Arctic sea ice fails to refreeze by late October for the first time in recorded history
Frightful record: The Arctic sea ice has failed to refreeze by late October.
- The Arctic sea ice has scored a fearful record by not fully refreezing by late October for the first time ever.
- Earlier this year, another catastrophic record occurred in the region – an early melt, causing a temperature of 5°C above average.
- Scientists are now worried these events might trigger the greenhouse effect.
The Arctic sea ice is yet to start freezing, following a worrying standstill caused by a heatwave in Siberia. As IFL Science reports, this is the first time in recorded history that the Laptev Sea has failed to freeze this late in the year.
With global warming still threatening to cause severe climate changes, this year has been particularly catastrophic for the Arctic region. In June, there was an ‘unprecedented heatwave’ in Siberia, which caused temperatures to soar to 10°C (18°F) above average.
Here is a visual of the extensive open water north of Siberia… sea ice struggling to form so far this October
[Daily data from 3-km AMSR2 satellite since September 15] pic.twitter.com/h6qsPLepeL
— Zack Labe (@ZLabe) October 22, 2020
Although the heatwave has passed, there are still many consequences, including the fact that the Arctic’s premier ice nursery in the Laptev Sea has failed to freeze. This would continue to severely affect the polar region. Zachary Labe, a postdoctoral researcher at Colorado State University, told The Guardian:
“The lack of freeze-up so far this fall is unprecedented in the Siberian Arctic region.”
Scientists fear the late freeze would trigger the greenhouse effect.
Typically, in early winter, ice forms along the northern Siberian coastline and is then blown out across the Laptev Sea and beyond by strong winds. While traveling, the ice carries nutrients across the Arctic before finally melting in the Fram Strait passage in Spring.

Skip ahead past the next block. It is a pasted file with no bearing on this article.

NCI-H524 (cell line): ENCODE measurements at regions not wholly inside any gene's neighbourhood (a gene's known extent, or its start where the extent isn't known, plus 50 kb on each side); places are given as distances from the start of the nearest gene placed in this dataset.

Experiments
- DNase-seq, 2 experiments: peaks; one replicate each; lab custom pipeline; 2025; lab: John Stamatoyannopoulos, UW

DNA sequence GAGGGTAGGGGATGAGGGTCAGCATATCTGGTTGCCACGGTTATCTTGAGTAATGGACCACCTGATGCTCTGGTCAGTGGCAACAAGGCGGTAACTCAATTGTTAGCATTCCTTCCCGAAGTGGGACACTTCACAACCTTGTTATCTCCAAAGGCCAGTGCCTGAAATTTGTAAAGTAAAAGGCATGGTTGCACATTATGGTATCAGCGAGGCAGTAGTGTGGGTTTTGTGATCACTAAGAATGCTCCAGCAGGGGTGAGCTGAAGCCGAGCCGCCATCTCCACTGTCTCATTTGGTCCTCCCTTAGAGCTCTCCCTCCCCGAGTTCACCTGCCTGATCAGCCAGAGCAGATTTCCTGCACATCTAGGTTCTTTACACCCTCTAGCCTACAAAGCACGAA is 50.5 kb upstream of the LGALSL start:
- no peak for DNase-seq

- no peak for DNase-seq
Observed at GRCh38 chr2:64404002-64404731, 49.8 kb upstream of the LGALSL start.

Unfortunately, this year’s late freeze implies that the ice might melt before reaching the passage. Therefore, plankton throughout the Arctic will receive fewer nutrients. This event will significantly reduce the organisms’ capacity to remove carbon dioxide from the atmosphere. The whole process will potentially contribute to the greenhouse effect, resulting in higher global temperatures and even less ice.
The researcher explains:
“2020 is another year that is consistent with a rapidly changing Arctic. Without a systematic reduction in greenhouse gases, the likelihood of our first ‘ice-free’ summer will continue to increase by the mid-21st century.”
I'm waiting for the refreeze.
— Zack Labe (@ZLabe) October 24, 2020
Previously this year, the Laptev Sea ice melted earlier than ever before, leaving vast areas of open water exposed.
When it comes to apocalyptic climate change, 2020 is amongst the years that have contributed the most. Not only we are now observing the late refreeze, but it was preceded by an early melting.
As the open water absorbed sunlight, it reportedly reached a temperature of 5°C above average. This increase is now affecting the delay of the winter freeze. Terrifyingly, this could mean that in 2021 there would be an even earlier melt, as well as later refreeze.